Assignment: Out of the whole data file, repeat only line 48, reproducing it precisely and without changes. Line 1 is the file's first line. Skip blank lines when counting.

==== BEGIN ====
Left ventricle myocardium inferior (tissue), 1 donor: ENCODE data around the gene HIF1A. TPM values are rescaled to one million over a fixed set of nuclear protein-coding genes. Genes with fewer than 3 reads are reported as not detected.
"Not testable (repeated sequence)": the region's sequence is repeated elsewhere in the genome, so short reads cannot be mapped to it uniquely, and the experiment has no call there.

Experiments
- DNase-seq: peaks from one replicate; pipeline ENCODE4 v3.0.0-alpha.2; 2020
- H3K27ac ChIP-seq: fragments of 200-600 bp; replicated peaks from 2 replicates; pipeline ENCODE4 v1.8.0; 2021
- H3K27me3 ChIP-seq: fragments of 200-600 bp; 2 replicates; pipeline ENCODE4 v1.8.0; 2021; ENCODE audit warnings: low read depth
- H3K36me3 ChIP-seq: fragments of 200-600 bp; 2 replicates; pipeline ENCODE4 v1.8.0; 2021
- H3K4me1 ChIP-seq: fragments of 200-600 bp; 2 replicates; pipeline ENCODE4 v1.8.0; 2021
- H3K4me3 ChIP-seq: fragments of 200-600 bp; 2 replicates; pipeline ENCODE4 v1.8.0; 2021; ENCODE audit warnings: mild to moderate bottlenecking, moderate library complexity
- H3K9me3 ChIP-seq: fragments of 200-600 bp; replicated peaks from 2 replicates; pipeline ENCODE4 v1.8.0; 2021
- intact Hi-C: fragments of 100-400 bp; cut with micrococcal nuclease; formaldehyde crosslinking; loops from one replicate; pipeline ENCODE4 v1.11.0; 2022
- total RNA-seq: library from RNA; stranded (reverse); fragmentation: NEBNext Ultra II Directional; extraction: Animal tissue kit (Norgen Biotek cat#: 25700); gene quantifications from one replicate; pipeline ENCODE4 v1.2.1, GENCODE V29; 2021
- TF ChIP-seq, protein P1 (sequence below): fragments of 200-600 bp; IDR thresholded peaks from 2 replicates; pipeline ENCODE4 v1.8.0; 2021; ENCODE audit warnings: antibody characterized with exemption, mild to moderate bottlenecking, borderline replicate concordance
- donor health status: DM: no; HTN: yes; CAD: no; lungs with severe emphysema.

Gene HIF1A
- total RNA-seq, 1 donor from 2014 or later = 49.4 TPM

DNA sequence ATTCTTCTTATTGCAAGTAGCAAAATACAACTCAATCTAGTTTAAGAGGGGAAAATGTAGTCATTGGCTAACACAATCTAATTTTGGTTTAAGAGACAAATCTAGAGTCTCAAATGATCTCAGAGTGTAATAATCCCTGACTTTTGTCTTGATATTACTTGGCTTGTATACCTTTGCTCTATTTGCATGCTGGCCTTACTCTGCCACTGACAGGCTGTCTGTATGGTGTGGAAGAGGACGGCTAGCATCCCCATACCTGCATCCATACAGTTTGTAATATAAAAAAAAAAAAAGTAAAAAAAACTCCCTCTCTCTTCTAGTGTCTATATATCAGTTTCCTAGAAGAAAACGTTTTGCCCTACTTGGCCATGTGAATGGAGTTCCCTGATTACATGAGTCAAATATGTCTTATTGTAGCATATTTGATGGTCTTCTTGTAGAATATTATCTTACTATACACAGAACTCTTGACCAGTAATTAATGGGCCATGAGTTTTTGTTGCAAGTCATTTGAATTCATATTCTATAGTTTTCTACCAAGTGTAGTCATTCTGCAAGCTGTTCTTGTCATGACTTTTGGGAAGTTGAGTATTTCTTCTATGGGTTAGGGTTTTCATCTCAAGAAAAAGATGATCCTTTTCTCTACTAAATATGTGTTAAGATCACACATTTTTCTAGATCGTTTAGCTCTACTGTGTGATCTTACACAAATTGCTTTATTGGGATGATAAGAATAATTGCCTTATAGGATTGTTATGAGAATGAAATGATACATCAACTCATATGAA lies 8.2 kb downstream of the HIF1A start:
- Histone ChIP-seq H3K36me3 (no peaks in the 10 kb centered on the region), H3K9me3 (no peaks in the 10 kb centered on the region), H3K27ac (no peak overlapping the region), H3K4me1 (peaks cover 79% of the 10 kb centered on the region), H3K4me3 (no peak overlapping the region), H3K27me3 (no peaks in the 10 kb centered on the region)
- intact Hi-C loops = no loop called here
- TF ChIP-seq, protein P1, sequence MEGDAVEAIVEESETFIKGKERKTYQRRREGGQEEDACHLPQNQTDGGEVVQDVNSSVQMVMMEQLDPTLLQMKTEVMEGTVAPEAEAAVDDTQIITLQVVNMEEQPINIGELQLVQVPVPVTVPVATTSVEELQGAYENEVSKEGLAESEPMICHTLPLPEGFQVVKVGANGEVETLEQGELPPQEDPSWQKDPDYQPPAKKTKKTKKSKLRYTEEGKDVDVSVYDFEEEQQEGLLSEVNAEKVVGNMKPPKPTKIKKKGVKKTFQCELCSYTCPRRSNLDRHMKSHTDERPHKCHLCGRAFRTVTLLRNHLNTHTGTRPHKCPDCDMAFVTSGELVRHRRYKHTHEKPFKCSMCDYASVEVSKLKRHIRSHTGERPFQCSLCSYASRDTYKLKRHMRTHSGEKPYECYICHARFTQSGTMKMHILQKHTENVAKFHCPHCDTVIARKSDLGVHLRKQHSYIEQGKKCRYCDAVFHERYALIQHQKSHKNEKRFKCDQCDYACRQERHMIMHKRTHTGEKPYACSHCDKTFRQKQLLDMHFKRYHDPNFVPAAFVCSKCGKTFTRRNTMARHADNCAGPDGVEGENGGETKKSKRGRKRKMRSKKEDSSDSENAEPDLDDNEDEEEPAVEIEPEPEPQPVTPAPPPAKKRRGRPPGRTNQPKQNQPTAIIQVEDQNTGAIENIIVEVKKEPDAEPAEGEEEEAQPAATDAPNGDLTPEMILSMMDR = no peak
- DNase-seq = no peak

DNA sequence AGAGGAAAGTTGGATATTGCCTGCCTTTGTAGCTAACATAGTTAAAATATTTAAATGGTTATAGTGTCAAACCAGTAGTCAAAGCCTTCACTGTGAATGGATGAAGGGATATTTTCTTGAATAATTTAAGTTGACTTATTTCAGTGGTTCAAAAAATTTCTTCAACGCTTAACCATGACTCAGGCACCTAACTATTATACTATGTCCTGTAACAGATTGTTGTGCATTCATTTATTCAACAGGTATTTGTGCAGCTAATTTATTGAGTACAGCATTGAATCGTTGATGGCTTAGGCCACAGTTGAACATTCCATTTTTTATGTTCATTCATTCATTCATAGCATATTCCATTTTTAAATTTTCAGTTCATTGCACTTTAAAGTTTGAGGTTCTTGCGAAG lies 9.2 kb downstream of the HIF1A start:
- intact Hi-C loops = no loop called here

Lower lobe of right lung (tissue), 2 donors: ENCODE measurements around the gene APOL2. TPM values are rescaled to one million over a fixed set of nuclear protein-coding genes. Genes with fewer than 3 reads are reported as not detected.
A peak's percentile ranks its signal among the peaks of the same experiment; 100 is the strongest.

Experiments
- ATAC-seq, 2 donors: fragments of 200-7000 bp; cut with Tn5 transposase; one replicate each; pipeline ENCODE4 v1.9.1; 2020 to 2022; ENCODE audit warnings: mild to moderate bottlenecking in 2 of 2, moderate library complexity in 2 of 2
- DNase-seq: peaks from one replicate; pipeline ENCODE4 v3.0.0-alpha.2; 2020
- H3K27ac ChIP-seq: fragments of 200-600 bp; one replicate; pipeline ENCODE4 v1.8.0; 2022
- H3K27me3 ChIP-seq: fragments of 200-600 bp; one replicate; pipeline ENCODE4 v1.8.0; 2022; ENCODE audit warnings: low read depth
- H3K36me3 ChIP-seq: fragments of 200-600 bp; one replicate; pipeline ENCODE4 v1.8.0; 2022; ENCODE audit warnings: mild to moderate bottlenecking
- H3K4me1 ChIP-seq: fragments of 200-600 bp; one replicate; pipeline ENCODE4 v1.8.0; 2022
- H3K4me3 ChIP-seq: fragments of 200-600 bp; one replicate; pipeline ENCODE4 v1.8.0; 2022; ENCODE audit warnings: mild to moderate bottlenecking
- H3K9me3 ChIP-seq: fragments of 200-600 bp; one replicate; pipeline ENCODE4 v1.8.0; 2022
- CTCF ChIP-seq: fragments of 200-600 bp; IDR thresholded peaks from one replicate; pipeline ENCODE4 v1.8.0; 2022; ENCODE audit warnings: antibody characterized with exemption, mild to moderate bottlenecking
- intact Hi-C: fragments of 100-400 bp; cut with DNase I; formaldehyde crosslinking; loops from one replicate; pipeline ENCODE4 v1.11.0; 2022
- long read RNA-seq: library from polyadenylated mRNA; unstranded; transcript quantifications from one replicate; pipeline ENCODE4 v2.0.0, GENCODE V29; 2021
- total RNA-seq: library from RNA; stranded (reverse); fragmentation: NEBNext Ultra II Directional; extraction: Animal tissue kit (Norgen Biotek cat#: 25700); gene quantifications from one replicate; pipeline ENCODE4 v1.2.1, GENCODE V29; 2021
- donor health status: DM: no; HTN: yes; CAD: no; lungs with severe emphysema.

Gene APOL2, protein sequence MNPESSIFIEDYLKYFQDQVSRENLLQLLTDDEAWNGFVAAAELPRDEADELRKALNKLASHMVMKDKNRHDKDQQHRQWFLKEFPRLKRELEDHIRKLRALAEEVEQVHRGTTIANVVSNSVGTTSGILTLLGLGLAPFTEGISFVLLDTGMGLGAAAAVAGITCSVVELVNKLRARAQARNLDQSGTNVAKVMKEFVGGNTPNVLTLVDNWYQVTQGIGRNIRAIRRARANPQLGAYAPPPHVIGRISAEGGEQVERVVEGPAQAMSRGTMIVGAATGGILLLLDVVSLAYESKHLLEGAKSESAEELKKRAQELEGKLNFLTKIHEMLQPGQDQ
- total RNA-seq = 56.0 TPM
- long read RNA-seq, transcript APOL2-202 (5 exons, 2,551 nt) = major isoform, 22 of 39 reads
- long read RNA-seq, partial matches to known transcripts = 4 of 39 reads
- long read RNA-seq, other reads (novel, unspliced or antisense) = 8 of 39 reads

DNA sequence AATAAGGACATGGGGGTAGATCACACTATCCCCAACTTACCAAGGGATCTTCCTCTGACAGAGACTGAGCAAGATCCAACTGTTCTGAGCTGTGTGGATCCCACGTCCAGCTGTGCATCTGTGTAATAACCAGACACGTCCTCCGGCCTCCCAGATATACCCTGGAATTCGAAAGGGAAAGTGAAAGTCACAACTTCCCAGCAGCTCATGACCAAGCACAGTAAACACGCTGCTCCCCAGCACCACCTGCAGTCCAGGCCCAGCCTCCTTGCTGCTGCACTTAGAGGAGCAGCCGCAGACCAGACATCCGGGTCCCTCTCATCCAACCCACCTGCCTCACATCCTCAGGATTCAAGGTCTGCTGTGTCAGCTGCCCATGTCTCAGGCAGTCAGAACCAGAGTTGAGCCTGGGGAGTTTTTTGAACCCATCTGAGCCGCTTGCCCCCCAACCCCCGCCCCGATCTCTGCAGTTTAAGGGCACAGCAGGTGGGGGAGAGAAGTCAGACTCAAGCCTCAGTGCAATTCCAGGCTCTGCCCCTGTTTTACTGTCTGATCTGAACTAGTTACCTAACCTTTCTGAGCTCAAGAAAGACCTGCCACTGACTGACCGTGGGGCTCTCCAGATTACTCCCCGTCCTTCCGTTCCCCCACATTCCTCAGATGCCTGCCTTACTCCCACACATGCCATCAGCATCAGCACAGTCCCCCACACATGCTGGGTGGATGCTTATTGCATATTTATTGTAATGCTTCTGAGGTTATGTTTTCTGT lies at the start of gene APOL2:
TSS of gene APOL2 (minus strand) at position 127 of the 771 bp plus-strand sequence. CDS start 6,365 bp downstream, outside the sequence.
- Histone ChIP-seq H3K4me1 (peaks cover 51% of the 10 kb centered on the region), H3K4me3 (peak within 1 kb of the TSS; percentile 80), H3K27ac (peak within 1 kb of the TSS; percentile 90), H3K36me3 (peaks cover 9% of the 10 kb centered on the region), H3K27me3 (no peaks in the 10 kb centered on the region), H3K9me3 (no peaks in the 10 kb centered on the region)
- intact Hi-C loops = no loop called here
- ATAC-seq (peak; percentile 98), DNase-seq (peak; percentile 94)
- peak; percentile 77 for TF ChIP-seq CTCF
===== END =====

- intact Hi-C loops = no loop called here